U.S. Base Oil Price Report


While the possibility of price adjustments for U.S. base oils has been looming for a while, Motivas and Phillips 66s price decrease announcements this week came as a bit of a surprise, as most players expected prices to hold through August.

On Tuesday, Motiva confirmed that effective Aug. 15, it would be lowering the price of its API Group II STAR 4 (110 vis) oil by 10 cents per gallon, its STAR 6 (220 vis) by 20 cents/gal, and its STAR 12 (600 vis) by 25 cents/gal.

Hot on Motivas trail, Phillips 66 communicated that it would also be revising its Group II prices down, with the same effective date of Aug. 15. The producer will not be adjusting its Group II+ and Group III postings at this time.

Phillips 66 will be lowering its 70 and 80 vis cuts by 8 cents/gal, its 110 vis by 10 cents/gal, its 225 vis by 15 cents/gal and its 600 vis by 25 cents/gal.

Most participants were aware that given the additional Group II product introduced into the market from the new Chevron plant in Pascagoula, Miss., and the easing of crude oil and feedstock values, there would be added pressure placed on base oil pricing.

The Group II segment had been fairly tight supply-wise because of an extended turnaround at the Excel Paralubes plant in Westlake, La., which started in June, and was expected to be completed in late August.

However, the 22,200 barrels per day Group II unit resumed production around Aug. 9, slightly ahead of schedule, which will allow Phillips 66 and Flint Hills Resources, who market the output from this unit, to start building inventories sooner than expected. The two producers have been able to meet contract obligations during the turnaround, but availability in the spot market had tightened because of the reduced supply levels.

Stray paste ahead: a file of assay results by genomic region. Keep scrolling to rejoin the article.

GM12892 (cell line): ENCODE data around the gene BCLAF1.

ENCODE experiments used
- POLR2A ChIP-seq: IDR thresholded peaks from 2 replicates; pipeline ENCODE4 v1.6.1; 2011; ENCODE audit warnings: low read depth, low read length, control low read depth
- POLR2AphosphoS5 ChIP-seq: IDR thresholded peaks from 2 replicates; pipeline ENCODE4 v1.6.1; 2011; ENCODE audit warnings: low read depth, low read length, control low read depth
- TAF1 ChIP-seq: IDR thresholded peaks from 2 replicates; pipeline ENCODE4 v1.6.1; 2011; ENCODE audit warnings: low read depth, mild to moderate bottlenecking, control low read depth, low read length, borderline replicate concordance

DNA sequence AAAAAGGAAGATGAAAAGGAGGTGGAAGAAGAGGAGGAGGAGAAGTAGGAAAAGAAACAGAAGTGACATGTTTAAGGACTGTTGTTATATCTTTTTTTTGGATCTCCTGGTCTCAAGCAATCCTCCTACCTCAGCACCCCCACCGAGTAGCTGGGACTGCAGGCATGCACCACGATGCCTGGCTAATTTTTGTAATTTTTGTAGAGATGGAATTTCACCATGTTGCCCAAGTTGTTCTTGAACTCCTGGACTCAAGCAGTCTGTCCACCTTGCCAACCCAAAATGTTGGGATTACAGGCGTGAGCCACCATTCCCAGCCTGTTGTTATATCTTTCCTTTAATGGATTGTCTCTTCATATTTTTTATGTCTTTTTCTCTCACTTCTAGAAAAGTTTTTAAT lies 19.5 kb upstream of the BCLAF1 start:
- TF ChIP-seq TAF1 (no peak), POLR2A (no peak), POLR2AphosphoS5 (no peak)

Buying interest in the domestic market has been reasonably steady throughout the summer. Activity on the export front had slowed down somewhat, but sources reported a pickup in demand for U.S. product, with several cargoes slated to move to India, Africa and Latin America in the next few weeks.

With more product becoming available from the Excel Paralubes plant, plus the fresh base stock from the Pascagoula plant, competition within the spot market had intensified, according to sources. There were reports that producers were trying to match each others offers in order to protect market share, and this trend was expected to lead to a posted price adjustment, which is what occurred this week.

On the naphthenics front, no price changes have been heard and conditions are described as generally steady. While there have not been any overt price adjustments in this segment, some price ranges have softened because of lackluster buying interest in the export sector. Suppliers have adjusted prices down to attract buying interest, particularly for Pale 60 oil, but the decreases have not affected the overall domestic market, sources commented.

West Texas Intermediate crude futures were trading at slightly lower levels than the previous week on speculation that U.S. air strikes in Iraq have improved the chances of fewer supply disruptions in that country.

The Energy Information Administration (EIA) decreased its 2014 price forecast for West Texas Intermediate crudes after the U.S. reached its highest monthly production in 27 years. According to the EIA, WTI will average $100.45 per barrel this year, versus the July projection of $100.98.

The government reduced its forecasts for global demand for this year and next and said U.S. production will reach a 43-year high in 2015, according to a Bloomberg report.

WTI settled on the CME/Nymex at $97.37 per barrel on August 12, down only 1 cent/bbl from a settlement at $97.38/bbl on August 5.

Brent crude was trading around $103.02 per barrel on the CME, down $1.59 from $104.61/bbl a week ago.

Historic U.S. posted base oil prices and WTI and Brent crude spot prices are available for purchase in Excel format.

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